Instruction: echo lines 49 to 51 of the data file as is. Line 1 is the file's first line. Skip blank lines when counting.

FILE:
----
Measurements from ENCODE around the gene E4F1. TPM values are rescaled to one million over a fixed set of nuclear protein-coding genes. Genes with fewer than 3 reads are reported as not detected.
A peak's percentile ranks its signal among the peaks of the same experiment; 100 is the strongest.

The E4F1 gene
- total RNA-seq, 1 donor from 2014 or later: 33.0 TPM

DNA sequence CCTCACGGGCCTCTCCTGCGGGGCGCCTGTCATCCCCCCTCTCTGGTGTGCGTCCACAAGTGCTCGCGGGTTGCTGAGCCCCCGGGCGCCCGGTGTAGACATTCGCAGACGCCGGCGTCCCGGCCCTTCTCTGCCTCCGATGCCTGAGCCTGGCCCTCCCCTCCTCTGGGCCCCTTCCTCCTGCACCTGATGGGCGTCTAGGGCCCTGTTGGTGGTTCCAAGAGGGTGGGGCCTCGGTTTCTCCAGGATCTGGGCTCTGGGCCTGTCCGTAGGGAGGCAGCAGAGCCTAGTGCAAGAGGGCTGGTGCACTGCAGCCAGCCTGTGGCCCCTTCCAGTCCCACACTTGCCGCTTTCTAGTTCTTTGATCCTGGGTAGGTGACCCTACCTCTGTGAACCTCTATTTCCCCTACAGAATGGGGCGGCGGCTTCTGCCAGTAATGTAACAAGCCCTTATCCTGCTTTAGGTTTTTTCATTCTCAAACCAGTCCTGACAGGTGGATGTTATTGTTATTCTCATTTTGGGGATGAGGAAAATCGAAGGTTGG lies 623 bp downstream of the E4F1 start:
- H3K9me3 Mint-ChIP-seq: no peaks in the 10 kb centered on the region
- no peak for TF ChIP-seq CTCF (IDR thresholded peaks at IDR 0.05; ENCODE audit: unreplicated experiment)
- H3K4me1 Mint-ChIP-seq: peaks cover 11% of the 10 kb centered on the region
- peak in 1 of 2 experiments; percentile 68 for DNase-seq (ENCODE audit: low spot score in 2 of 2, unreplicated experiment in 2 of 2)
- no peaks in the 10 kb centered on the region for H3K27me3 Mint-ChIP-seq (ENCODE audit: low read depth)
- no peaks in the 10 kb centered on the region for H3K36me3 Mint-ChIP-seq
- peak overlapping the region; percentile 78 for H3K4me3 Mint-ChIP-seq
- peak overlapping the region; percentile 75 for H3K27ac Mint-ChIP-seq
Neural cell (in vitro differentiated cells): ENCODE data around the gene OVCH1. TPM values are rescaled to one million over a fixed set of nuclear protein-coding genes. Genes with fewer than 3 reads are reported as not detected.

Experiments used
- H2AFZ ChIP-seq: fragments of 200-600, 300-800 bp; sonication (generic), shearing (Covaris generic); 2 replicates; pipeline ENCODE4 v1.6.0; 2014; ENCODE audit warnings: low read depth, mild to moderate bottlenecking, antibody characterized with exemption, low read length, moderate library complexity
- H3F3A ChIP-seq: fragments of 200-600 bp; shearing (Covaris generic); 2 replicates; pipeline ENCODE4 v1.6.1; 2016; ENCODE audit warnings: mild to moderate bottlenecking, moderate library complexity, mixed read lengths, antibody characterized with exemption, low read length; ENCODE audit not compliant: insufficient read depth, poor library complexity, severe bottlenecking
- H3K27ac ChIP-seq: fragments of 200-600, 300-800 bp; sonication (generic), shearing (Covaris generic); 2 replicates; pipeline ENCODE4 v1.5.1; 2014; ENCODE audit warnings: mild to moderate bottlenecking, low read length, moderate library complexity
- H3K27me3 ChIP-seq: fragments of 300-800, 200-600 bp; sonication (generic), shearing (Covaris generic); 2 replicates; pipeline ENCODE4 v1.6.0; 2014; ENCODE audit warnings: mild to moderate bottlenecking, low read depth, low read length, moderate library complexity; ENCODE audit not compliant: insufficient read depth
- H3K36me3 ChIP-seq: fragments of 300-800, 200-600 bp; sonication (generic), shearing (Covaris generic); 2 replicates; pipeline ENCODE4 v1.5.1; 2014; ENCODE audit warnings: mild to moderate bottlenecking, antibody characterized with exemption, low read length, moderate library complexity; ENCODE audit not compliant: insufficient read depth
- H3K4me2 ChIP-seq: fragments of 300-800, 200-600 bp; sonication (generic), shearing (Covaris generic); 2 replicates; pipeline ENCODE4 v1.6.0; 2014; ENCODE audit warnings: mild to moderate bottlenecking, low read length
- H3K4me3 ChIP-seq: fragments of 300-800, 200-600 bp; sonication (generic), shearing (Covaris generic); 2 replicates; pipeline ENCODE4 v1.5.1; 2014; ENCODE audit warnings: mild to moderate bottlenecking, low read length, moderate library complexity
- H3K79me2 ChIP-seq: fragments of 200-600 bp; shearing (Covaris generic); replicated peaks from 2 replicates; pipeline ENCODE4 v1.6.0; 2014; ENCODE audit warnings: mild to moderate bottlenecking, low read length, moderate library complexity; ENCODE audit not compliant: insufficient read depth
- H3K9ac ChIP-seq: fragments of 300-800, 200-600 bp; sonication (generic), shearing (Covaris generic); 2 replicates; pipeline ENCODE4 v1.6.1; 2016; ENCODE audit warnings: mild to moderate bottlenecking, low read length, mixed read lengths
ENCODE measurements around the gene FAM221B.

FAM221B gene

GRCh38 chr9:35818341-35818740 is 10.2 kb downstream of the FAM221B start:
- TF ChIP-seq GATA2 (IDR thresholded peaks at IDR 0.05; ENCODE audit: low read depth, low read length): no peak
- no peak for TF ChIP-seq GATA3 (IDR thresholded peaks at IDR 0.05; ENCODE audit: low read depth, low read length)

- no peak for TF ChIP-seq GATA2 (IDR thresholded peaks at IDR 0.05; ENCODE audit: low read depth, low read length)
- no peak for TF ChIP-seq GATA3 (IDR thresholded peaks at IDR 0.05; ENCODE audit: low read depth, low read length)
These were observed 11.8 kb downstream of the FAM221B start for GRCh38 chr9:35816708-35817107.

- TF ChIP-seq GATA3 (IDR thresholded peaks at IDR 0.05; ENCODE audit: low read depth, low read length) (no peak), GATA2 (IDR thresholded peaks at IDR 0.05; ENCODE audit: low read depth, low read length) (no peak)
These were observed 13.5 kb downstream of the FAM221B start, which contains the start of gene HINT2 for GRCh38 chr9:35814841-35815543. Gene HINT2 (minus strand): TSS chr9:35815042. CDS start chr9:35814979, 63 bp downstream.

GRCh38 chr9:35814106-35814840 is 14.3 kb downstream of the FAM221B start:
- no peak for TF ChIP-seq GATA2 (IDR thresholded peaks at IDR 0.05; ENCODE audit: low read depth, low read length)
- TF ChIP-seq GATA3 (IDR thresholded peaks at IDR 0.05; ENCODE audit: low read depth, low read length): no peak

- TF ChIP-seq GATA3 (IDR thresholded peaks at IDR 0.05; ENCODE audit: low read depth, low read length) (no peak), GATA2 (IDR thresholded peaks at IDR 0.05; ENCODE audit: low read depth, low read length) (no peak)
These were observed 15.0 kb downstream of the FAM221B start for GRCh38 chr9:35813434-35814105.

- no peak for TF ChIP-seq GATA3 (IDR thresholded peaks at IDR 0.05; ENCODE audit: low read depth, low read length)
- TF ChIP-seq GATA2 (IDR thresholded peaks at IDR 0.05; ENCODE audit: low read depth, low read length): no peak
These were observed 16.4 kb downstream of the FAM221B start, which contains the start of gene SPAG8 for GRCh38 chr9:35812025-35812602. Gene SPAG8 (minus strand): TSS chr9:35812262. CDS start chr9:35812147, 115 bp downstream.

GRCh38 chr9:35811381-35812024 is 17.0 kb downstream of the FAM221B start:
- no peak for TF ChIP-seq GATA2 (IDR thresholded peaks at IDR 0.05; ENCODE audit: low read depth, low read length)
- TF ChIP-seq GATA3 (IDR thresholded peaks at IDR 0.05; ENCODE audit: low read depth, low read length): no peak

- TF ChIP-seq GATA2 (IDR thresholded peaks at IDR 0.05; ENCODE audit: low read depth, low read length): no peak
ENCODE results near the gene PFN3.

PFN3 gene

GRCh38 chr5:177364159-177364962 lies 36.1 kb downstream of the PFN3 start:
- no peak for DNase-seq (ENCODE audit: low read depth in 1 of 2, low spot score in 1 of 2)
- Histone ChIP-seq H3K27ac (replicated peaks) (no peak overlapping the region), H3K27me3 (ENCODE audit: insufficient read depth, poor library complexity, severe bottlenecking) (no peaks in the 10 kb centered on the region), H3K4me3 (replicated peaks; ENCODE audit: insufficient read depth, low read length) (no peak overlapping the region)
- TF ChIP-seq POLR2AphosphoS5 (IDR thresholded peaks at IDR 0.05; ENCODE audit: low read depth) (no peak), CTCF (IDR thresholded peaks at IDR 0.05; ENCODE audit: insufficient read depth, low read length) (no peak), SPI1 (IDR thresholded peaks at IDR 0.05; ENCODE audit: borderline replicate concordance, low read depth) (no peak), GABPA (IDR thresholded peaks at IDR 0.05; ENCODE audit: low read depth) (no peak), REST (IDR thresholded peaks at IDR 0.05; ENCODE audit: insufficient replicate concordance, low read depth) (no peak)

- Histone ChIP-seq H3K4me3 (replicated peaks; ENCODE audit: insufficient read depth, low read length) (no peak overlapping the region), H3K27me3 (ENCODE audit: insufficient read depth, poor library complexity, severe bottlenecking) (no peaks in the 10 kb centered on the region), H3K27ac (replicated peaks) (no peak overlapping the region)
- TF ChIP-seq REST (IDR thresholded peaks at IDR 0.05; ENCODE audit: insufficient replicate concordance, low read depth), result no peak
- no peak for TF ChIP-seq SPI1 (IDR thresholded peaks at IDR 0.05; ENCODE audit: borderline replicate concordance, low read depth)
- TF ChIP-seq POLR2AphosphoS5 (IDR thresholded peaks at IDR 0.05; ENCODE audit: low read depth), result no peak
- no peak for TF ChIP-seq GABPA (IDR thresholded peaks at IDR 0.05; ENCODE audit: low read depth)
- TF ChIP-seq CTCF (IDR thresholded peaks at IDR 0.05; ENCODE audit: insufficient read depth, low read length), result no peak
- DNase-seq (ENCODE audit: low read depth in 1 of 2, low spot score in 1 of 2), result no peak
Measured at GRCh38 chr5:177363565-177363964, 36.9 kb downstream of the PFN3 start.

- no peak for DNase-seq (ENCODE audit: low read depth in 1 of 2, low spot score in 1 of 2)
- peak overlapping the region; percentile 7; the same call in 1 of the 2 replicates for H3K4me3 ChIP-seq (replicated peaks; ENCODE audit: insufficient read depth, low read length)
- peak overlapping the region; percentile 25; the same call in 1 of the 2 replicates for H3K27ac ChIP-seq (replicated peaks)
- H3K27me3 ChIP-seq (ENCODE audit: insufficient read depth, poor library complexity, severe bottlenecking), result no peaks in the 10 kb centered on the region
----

GRCh38 chr5:177364159-177364962 lies 36.1 kb downstream of the PFN3 start:
- no peak for DNase-seq (ENCODE audit: low read depth in 1 of 2, low spot score in 1 of 2)
- Histone ChIP-seq H3K27ac (replicated peaks) (no peak overlapping the region), H3K27me3 (ENCODE audit: insufficient read depth, poor library complexity, severe bottlenecking) (no peaks in the 10 kb centered on the region), H3K4me3 (replicated peaks; ENCODE audit: insufficient read depth, low read length) (no peak overlapping the region)